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Weekend Test-Drive: Can Tiny Renault Twizy Be A Real Car?

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2012 Renault Twizy

2012 Renault Twizy

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When we first heard that French automaker Renault was producing a tiny, two-seat electric car with a top speed of 52mph called the Twizy, we have to admit to laughing.

A lot.

But after driving a production Renault Twizy in Ibiza earlier this year, our impression of the plucky go-kart changed. 

Could it, we wondered, be used as a second or third car in a busy family? Or is it nothing more than a fun plaything?

To find out, we borrowed a 2012 Renault Twizy for a long weekend, doing everything from ferrying kids around to the weekly shop.

Friday: rain, rain, rain

As the delivery driver was unloading the loan Twizy, the moderate rain that we’d been experiencing all week got a little heavier.  

He looked worried. 

“You know this has no side windows, right? You’re going to get wet,” he helpfully informed. “Hope you’ve got a raincoat.”

2012 Renault Twizy

2012 Renault Twizy

Enlarge Photo

He was right. Sitting on a driveway with the rain now falling heavily, the parked Twizy did indeed get wet, with water falling on everything from the seat to the steering wheel. 

Admittedly, sitting down on the drenched seat -- even after giving it a quick wipe with a towel -- wasn’t fun. 

As soon as I pulled away however, I was surprised at how dry it was sitting inside this windowless car.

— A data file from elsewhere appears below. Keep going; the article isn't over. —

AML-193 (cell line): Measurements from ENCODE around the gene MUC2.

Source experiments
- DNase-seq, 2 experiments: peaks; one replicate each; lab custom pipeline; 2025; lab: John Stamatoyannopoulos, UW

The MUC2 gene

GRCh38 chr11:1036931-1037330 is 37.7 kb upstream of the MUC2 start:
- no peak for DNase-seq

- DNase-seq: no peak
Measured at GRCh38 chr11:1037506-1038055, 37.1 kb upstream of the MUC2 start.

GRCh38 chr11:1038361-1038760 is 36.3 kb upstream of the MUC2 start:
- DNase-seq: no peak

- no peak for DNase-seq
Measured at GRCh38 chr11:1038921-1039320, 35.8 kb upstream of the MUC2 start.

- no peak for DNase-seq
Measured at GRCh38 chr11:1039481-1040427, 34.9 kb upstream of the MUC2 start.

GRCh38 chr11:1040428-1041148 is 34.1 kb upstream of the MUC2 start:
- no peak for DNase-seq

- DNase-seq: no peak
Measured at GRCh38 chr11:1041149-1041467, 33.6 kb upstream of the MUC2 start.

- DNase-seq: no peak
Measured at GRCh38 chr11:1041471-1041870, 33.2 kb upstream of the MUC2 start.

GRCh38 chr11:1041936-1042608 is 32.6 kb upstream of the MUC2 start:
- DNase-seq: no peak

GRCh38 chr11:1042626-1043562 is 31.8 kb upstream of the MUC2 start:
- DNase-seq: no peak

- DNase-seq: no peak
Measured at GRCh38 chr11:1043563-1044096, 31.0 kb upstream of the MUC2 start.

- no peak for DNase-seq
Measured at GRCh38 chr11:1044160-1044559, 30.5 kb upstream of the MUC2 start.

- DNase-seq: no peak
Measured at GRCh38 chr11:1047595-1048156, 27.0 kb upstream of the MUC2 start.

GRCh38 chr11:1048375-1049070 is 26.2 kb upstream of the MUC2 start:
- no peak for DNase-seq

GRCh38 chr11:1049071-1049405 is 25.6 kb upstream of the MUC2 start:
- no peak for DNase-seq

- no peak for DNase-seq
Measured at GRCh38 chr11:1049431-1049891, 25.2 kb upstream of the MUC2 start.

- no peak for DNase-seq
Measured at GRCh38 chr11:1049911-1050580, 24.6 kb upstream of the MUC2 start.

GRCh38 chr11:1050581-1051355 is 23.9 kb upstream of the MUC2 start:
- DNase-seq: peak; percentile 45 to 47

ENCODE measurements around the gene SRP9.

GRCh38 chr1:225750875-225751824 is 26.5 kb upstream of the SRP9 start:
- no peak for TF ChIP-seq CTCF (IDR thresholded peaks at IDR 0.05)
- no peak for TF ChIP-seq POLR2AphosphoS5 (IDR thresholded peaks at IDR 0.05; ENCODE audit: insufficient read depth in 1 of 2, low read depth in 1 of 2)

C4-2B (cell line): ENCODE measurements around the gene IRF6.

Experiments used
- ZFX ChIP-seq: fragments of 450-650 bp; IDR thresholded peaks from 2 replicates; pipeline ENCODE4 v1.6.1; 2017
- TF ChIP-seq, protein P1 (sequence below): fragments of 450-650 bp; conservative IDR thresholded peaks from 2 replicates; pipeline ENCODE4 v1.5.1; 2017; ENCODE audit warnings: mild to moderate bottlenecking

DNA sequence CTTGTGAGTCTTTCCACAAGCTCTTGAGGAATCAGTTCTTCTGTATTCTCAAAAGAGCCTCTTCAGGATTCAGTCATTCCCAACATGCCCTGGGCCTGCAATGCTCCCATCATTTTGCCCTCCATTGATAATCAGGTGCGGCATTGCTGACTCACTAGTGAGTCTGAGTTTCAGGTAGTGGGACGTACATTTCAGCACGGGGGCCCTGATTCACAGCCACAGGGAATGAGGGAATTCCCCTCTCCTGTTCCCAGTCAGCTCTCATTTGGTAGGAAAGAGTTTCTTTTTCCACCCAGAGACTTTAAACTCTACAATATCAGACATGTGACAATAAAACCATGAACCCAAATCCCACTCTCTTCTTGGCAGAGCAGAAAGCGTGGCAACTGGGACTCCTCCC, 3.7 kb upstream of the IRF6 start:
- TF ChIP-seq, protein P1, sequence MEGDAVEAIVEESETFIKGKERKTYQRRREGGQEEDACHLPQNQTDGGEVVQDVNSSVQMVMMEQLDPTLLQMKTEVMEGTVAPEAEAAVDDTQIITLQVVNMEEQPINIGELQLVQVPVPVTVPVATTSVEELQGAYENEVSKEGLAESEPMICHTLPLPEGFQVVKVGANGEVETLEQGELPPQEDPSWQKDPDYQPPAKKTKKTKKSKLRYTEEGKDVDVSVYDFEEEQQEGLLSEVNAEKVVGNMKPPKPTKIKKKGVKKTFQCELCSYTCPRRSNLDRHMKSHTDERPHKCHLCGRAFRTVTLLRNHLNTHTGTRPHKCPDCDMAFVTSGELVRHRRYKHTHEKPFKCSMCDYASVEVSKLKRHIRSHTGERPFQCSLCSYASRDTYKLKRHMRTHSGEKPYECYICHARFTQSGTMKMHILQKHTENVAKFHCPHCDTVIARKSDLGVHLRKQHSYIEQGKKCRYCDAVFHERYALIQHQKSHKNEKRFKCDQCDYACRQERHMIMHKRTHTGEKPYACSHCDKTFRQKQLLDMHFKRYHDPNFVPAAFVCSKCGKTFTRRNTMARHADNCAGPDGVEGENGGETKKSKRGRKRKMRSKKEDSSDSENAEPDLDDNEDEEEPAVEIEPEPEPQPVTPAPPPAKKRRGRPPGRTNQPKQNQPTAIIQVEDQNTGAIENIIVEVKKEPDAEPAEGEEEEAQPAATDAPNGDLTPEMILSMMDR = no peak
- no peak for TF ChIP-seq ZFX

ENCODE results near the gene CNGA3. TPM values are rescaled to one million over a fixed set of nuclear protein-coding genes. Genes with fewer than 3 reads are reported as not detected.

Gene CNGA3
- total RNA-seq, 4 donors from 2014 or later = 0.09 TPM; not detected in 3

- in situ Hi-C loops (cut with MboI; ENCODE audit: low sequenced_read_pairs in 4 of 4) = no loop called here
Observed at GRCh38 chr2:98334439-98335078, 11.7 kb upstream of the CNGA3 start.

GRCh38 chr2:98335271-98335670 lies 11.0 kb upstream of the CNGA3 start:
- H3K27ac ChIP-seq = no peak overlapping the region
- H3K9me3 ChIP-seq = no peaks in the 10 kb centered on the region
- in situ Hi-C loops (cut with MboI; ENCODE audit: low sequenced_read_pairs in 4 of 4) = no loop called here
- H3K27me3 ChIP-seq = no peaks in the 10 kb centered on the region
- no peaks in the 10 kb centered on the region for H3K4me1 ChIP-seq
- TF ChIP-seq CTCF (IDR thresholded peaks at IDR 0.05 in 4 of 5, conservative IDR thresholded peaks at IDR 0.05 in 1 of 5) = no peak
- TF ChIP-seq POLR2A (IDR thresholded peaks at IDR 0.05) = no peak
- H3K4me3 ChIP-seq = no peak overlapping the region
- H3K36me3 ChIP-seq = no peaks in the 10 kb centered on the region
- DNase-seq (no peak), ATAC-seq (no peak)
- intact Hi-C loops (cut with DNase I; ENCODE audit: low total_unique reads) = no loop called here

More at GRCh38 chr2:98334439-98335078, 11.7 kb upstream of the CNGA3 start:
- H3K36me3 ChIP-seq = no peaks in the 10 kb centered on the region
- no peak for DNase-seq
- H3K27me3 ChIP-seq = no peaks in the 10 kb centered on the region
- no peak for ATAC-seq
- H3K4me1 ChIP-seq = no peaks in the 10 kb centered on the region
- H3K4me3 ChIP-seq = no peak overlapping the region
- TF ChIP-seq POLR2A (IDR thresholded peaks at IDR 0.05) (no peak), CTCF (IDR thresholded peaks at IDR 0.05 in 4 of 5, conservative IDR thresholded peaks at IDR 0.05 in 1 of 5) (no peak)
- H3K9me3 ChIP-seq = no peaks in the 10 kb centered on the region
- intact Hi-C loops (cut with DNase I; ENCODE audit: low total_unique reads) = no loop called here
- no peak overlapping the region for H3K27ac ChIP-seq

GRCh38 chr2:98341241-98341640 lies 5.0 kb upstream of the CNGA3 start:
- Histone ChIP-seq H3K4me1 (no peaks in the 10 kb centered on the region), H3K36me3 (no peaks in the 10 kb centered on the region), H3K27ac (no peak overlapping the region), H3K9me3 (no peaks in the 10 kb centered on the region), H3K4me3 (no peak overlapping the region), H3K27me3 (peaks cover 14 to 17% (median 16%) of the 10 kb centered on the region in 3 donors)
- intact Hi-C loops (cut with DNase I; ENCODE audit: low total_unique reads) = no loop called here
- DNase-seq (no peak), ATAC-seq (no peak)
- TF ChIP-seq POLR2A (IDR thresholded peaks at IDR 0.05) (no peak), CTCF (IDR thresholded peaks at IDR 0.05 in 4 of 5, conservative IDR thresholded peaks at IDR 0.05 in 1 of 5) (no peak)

While there was water ingress -- mainly down the inside of the optional half scissor-doors, very little made it in far enough to reach the driver’s seat. 

Even on fast-moving roads, with heavy trucks passing me, I remained (mostly) dry, while the Twizy’s excellent direct steering and non-assisted brakes provided sure-footed traction.

Later that afternoon, I even ventured out of town, taking the tiny Twizy on a winding country road to pick up my eldest kid from a damp soccer practice. 

Securely fastened in the rear, my passenger found the Twizy an instant hit, but commented that the rear seat passenger seemed to be getting a little damper than the driver thanks to the Twizy’s shape and passenger distance from the windshield. 

Friday’s verdict? The Twizy handled everything I threw at it with unconventional aplomb. A lack of heating or side windows meant the journey was a little cold at times, but for the most part, dry. 

Saturday: chores

2012 Renault Twizy

2012 Renault Twizy

Enlarge Photo

Saturday in our household is chore day. As well as grocery shopping, there’s recycling and the occasional additional errand to do. 

Naturally, the Twizy had to come too. 

With another small person in tow, the Twizy managed admirably in the Saturday morning traffic, out-accelerating most cars to 30 mph and parking with ease.